After rowing across the Atlantic in 2012 with four other girls, and breaking the female record by 5 days to finish in 45 days, the come down from that high was astronomical.

I had no job to go back to and a gaping void where a year of planning and executing an exciting expedition had been.

Before I could get stuck into planning the next big thing; life, as it does, took an unexpected turn landing me in and out of hospital for three months with a couple of stints in intensive care and 3 major operations.

Lying still has never been one of my strong points but this knocked me flat. It took several months for me to get back on my feet, and take the first steps towards fitness again.

Frustratingly slowly I bullied my body into moving again, heading down to the pool and out with the dog, building up the muscle that had melted away. The feeling of being so weak and so unbelievably out of control for so long fuelled my drive and determination to be strong again.

For someone so independent, this event certainly changed my perspective on life, probably even more so than the ocean row in some ways.

I finally got back in the hills and to running. My first launch back on to the scene was in typical style. I had agreed to swim the first leg of an ironman relay team. This was already pushing me and my battered body further than it should have been, but as our biker was heading back into transition, a crazy thought had already entered my head. I looked at Debs who was about to start our run leg and said hang on, trainers on I’m going to do the marathon with you!

The first half went exceptionally well, being a natural runner I managed the first 2 of 4 laps rather quickly, then the wheels started to fall off. The third lap was slow, the last lap agony. Unsurprising I know! But mind over matter is my favourite mantra, and I proved you can do a marathon (in 4.20) with no training, not even a warm up.

I wouldn’t advocate this to anyone else, the doms over the next three days were hysterical, I could harldy get out of my seat at work much to the hilarity of my colleagues. But inside I had a huge grin. I was back.









2015 has been a very busy and successful year. A new job, a move to Scotland, a coach (Tim Piggot of and some pleasing results thanks to consistent, injury and illness free training.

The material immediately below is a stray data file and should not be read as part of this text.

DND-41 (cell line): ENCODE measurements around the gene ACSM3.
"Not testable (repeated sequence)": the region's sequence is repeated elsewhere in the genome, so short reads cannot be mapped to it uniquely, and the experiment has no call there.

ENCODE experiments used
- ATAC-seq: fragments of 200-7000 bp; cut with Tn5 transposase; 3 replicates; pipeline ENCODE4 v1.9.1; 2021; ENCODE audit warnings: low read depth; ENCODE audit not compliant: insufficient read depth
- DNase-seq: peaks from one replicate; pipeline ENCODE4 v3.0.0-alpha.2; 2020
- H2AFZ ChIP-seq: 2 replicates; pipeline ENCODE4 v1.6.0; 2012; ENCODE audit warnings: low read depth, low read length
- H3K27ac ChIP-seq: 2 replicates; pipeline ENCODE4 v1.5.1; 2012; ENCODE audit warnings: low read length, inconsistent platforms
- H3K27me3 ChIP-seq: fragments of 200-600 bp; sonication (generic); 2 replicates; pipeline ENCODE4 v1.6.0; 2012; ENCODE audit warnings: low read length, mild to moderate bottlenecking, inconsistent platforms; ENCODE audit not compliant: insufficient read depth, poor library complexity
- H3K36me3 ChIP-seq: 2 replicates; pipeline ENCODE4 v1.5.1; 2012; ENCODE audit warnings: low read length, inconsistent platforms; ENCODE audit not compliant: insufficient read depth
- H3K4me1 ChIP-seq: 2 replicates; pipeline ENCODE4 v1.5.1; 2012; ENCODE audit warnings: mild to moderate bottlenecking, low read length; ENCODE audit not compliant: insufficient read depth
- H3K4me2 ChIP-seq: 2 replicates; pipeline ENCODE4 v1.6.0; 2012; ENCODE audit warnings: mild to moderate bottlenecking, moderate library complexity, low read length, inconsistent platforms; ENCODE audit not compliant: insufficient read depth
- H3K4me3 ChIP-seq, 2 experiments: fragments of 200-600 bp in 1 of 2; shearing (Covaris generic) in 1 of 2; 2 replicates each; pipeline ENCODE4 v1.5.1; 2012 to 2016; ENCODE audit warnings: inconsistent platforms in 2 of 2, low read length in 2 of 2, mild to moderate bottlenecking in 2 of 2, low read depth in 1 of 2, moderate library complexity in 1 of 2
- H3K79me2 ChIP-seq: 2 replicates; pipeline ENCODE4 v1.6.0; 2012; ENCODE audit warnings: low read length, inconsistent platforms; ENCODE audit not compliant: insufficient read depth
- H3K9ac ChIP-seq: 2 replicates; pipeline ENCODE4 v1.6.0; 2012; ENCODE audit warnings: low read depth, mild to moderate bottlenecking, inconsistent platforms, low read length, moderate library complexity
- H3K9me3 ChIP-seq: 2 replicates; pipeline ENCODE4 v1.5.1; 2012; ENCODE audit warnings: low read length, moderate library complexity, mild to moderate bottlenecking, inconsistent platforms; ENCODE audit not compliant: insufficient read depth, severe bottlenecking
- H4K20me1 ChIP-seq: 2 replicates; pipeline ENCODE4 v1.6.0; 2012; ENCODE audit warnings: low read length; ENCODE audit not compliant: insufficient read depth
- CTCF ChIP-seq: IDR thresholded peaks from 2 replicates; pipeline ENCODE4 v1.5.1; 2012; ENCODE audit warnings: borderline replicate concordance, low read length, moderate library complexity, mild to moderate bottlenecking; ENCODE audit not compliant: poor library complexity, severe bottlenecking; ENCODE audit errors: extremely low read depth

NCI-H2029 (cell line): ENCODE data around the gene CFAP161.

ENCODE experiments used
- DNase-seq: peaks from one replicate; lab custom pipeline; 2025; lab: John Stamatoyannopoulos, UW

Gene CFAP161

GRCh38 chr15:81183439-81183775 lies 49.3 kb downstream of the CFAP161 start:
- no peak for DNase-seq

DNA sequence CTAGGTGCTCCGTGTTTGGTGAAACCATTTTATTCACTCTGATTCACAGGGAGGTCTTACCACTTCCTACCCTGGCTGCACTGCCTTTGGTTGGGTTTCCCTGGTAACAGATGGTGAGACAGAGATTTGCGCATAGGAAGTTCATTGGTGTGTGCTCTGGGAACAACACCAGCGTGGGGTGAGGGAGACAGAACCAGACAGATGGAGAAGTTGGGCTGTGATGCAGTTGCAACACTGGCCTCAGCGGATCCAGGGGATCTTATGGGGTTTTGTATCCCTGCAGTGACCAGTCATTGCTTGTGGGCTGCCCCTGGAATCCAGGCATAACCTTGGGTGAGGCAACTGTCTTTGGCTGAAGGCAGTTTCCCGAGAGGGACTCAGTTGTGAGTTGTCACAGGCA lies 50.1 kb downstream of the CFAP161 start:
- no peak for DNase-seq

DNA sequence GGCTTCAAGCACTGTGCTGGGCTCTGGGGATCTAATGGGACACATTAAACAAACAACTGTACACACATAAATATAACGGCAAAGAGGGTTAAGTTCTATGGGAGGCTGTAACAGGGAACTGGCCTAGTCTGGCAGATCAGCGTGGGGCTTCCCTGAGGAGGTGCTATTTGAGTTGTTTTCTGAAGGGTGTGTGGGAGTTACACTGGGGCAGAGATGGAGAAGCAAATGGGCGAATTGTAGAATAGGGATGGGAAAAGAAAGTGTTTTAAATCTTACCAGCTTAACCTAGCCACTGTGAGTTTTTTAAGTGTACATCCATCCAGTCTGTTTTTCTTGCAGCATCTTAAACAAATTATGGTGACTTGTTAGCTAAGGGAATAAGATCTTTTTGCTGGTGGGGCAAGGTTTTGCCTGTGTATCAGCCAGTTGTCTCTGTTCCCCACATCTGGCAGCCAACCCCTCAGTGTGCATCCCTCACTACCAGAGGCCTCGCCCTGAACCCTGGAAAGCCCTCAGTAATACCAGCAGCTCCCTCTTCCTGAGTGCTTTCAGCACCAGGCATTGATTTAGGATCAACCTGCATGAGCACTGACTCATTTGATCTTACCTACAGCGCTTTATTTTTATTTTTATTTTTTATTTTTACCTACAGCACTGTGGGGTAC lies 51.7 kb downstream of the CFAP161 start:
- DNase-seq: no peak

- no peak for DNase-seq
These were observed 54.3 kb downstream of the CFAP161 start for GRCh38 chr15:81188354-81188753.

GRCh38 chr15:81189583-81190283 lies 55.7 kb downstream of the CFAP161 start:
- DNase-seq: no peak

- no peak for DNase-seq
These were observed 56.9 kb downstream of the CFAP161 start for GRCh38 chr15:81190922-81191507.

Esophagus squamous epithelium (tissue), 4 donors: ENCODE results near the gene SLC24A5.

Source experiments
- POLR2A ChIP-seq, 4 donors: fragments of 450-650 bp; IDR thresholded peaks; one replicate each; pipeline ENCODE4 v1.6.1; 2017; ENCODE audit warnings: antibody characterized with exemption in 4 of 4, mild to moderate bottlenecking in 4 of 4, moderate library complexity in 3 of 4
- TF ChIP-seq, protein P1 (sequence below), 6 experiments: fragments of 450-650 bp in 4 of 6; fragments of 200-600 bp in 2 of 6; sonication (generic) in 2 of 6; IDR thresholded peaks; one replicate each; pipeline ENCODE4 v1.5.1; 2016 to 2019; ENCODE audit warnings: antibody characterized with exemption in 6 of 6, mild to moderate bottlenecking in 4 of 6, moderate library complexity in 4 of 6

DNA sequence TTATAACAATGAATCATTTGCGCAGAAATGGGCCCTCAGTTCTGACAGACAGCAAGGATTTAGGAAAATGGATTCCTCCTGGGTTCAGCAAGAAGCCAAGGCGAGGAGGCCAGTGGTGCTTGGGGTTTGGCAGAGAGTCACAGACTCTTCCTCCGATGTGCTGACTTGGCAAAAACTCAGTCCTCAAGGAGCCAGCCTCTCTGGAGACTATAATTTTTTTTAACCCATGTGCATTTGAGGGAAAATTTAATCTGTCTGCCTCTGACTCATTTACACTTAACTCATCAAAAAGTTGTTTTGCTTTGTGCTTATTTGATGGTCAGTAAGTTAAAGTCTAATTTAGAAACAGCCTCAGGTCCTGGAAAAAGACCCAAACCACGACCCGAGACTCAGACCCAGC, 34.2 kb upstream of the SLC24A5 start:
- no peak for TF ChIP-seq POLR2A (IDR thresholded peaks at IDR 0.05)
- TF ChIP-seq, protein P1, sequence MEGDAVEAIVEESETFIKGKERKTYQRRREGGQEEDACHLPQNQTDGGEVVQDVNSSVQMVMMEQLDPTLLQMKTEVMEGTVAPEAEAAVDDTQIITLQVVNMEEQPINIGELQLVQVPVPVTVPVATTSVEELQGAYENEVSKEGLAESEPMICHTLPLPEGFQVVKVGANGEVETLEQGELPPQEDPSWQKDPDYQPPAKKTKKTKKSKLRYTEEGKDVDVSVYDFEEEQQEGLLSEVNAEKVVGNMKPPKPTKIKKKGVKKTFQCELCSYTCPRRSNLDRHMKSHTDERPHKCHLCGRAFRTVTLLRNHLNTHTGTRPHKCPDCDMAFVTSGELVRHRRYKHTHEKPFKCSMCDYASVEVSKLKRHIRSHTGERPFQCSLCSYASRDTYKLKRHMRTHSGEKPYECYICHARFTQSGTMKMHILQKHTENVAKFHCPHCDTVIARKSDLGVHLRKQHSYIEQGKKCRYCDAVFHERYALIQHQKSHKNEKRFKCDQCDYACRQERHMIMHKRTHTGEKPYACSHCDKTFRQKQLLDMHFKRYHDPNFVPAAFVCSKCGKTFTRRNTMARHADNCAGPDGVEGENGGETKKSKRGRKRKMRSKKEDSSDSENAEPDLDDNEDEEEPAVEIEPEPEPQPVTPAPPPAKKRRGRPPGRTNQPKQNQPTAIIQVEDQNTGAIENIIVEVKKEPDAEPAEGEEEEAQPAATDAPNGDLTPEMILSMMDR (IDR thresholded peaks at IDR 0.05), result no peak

I really have to thank my coach Tim for this. Although motivation has never been a problem for me, niggles, coughs and colds have hampered my performance in the last couple of years.

Tim has added structure, nutritional advice not to mention rest where needed, and this has made all the difference to my racing in 2015.

I began the year well with strong xc  performances at the Lancs, Northerns and Nationals, and a win at Lancs fell champs.


All my early season training was geared towards the 3 peaks and despite being stuck down in Essex for 5 months, training on the flat actually gave me the speed needed to whizz round in a pb of 3.42 and 4th place. Despite feeling sick the entire way round, a little sick in mouth moment at the top of Whernside, and being pretty hypothermic by the end, I felt strong!


Snowdon followed and although I love this race I was not feeling fresh. This made me set off more conservatively and paid off massively! I had a great run finishing 2nd open lady and amongst the home international runners.


After crashing spectacularly at the 2013 Coast to Coast adventure race, I had been itching for two years to seek my vengeance and had religiously recced the route and trained my ass off as much as possible to give it my best.


I lead from the off, wanting the pressure of maintaining my lead, and the motivation of chasing the other solos down throughout each day. It’s a much nicer feeling than being the one being chased!


The wind on day one was truly testing, particularly on the paddles where it seemed to be two strokes forward one back! It was a battle of wills and I silently thanked my giant shoulders for once!


Day 2 again went without incident, I knew the run and paddle sections would be to my advantage so I pushed myself hard, expecting the mountain bikers to be breathing down my neck on days 3 and 4.


Day 3 was about holding my own and I did. Biking is by far not my strongest discipline, but I had put the work in and it paid off still holding my lead going into the final day.


Day 4 was just about holding it together. Getting a little over excited running over clay bank I got a lost in the mist and ran an extra 3km. Then the ride over the North York moors to Whitby was horrendous in lashing freezing rain.